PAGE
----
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Pump-and-Dump Schemes

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Explanation

Pump-and-dump scams have existed for ages, since the market for securities is. 

There is a way to avoid a pump-and-dump scheme in the stock market, and it is to focus on stocks traded on popular, well-known exchanges. Why is it so? The matter is that such exchanges have strict listing requirements, and they don’t let pump-and-dump schemes in. While you’re sticking with well-known and widely adopted cryptocurrencies such as Bitcoin (BTC) and Ethereum (ETH) and well-known exchanges like Coinbase and Binance, you are out of trouble. Most exchanges openly show you all the orders for an asset, and the order history. It's also a wire fraud because cheaters communicate with their victims via email, direct messaging, social media, or phone calls to pump the stock.

A Pump and Dump scheme is a stock market hoax involving artificial inflation (called "pumping") of a stock price with fake, misleading, or bubbled statements about the price. Those who started such crypto gossiping can benefit from inflating the price by quickly selling the assets at a high price (called "dump").

Simultaneously, the new owner of the stock is probably to lose a significant portion of their capital, as the stock price will fall speedily.

These schemes usually focus on small-capitalization stocks, as it is much easier to manipulate and does not need many new buyers to drive a stock up.

It is an illegal scheme under securities law and can bring those fraudsters to pay huge fines. As it’s said in The Securities Act of 1933: "to obtain money or property by means of any untrue statement of a material fact or any omission to state a material fact." 

Bad news though, that’s perfectly working for regular stocks but has not been implemented in the cryptocurrency field yet. 

 

How does the scheme work? 

Pump and Dump schemes were made through cold calling. But since we have the Internet, these illegal scams went even further and are carried out via email, spam, and fake news.

As a rule, bad actors post messages online asking investors to buy shares quickly, assuring that they have inside information about an upcoming increase in share price. Once buyers swallow the bait, the scammers immediately sell their assets, causing the price to fall rapidly and newly backed investors to lose money.

 

Different types of the Pumps-and-Dumps

  • Pump and Dump ‘classic’ scheme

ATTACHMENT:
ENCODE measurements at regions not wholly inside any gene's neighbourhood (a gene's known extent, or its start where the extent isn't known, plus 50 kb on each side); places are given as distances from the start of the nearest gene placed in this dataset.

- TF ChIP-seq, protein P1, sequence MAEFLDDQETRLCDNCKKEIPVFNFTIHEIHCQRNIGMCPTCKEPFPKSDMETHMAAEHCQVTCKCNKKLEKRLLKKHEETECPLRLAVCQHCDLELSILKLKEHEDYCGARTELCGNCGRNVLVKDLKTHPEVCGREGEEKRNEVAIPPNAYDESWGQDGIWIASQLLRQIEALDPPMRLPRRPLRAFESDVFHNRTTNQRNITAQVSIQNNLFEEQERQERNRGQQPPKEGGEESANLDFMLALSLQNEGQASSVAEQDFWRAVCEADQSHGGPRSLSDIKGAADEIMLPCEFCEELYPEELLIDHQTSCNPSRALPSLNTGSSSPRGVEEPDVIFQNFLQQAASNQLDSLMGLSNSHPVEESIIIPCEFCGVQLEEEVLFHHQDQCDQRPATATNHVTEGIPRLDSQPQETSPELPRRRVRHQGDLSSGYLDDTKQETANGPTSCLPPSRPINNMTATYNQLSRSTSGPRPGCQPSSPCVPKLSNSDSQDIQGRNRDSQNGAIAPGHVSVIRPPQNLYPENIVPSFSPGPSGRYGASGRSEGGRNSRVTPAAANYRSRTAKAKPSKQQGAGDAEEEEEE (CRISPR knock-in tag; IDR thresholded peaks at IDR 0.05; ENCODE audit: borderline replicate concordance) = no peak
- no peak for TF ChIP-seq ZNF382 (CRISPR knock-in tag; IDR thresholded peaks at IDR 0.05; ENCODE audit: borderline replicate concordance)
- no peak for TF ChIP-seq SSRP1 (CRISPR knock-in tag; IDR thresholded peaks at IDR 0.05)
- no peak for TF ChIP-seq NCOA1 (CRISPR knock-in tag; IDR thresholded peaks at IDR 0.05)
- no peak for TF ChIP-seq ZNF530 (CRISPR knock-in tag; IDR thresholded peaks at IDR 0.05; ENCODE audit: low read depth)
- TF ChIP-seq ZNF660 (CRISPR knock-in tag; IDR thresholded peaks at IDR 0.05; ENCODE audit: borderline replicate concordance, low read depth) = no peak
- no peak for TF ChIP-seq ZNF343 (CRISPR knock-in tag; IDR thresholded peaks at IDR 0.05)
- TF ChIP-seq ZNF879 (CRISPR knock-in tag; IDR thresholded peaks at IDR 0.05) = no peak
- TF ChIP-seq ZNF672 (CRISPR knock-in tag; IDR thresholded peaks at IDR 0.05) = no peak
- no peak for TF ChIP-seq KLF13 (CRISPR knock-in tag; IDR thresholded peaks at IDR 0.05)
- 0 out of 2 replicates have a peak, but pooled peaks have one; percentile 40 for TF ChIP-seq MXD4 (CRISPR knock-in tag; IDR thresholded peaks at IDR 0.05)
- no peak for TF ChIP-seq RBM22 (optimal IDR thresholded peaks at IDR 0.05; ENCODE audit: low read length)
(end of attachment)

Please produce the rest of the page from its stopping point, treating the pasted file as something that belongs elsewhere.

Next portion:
The scheme is about the manipulation of information about a company and its actions. It can involve phone calling stock presentations, fake press releases and the spread of some type of “internal” information that can blow up the assets price, attracting investors’ attention to buy them.

  • Boiler room pump and dump scheme

A boiler room stands for a small brokerage firm that has some brokers who use dishonest sales schemes to sell doubtful investments to investors. 

Those dishonest brokers sell penny stocks that the company buys or sells as a market maker via cold calls. Brokers who work in the Boiler Room must sell as many shares as possible to increase their stock. As soon as the price rises, the company sells its stock for a benefit.

  • A “Wrong Number” scheme

This one is fairly new, and it is processed through sending voice messages to people with investment advice to a “friend.” Once the person who gets the message believes that it came to him by pure accident, they could fall into the trap by investing in that stock following the suggestion.

 

How to avoid the scheme 

As they say, forewarned is forearmed. So, how to avoid all those schemes mentioned above? 

First, don't neglect the DYOR concept, as there is no difficulty in minting new tokens for those who understand coding. If there turned up a fresh coin promising you Lambo, do thorough research that will protect you from pump-and-dump scams. If it's an ICO (the initial coin offering), it should have a "white paper" with many details about the coin. 

Don't FOMO; cryptocurrency is still poignant but fragile — there are loads of scammers everywhere, and they know you desperately want to earn some money. That's why those bad actors are using a special approach that is contributing to your decision on whether to invest in a cryptocurrency. 

You can find scammers even in your favorite communication channels such as Discord, Twitter, Instagram, Telegram, etc. be aware of people who start hyping up a freshly minted token, with a high probability they're promoting a scam. 

Be careful with crypto influencers who you follow who hardly mention cryptocurrency and all of a sudden begin advertising a token. If you need financial advice, find a real professional. 

If the token is around but the project’s development seems to have disappeared, it's better to avoid it. If the project has no clear purpose, it purports benefits that seem unrealistic, its development roadmap isn't well thought out, or it's associated with previous bad actors, those are all red flags, too.

Last, don't forget a golden rule saying — "Don't invest more than you're willing to lose." You have to face the fact that once you make an investment mistake, you'll lose your assets forever. 

 

Closing thoughts

So, there is nothing new and unusual about fraud and its derivatives, but you must be empowered with knowledge. 

Follow the tips we shared with you here, and then with almost 100% confidence you can stay away from pump-and-dump schemes that are multiplying around.

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